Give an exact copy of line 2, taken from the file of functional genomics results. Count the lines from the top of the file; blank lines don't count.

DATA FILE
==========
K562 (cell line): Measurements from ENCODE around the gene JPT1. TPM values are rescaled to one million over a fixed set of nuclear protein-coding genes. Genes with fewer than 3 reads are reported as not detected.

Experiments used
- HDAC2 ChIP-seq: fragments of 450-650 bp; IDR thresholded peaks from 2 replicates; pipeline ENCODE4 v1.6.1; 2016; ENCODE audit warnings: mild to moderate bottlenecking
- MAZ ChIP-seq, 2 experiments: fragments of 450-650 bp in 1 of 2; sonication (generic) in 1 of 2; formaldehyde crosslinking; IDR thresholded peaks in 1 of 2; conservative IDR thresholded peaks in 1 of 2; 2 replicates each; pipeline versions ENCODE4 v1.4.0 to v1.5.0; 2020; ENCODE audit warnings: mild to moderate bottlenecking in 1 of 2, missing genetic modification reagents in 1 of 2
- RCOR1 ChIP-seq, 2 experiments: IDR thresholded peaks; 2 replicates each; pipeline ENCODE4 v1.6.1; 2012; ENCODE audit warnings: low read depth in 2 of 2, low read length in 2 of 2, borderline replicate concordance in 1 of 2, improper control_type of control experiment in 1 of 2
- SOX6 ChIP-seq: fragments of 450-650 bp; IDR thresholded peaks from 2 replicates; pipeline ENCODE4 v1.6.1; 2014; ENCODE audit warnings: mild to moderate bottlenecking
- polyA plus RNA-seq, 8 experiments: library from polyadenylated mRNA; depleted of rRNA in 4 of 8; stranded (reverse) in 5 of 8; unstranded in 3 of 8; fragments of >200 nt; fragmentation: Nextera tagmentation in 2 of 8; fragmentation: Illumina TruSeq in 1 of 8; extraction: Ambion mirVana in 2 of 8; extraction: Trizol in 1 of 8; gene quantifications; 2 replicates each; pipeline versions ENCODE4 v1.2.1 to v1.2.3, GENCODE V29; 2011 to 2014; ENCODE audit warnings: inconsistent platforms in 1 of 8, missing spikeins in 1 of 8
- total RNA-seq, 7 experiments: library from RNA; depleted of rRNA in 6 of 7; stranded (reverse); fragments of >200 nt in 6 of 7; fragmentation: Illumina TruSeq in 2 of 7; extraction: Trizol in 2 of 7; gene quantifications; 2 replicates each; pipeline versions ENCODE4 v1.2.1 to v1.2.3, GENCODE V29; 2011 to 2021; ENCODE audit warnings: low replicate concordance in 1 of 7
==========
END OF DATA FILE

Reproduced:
Experiments used